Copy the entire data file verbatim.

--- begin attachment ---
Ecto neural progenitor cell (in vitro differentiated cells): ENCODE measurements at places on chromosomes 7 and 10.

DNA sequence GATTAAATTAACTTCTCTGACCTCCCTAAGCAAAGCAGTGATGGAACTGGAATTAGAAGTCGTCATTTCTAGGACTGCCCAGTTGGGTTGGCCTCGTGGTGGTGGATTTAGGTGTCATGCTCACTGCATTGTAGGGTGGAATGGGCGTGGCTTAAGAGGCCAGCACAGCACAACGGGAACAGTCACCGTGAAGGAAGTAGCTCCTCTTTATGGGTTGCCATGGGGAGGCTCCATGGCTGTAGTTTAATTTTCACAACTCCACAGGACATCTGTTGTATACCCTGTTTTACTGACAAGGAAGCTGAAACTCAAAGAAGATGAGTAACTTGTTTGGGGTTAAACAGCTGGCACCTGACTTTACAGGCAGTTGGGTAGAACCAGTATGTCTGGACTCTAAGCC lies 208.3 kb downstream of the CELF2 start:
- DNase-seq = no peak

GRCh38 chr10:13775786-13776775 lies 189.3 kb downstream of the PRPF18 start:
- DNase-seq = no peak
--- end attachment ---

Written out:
Ecto neural progenitor cell (in vitro differentiated cells): ENCODE measurements at places on chromosomes 7 and 10.

DNA sequence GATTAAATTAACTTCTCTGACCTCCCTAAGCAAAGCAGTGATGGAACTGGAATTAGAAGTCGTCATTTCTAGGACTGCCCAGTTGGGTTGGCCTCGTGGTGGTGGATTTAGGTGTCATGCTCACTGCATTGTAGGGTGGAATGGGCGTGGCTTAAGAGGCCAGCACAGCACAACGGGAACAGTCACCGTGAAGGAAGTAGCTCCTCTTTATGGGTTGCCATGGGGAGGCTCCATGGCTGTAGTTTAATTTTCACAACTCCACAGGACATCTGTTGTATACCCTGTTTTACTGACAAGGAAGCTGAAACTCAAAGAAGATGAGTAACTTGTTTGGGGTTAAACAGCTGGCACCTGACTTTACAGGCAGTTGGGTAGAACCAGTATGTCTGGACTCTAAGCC lies 208.3 kb downstream of the CELF2 start:
- DNase-seq = no peak

GRCh38 chr10:13775786-13776775 lies 189.3 kb downstream of the PRPF18 start:
- DNase-seq = no peak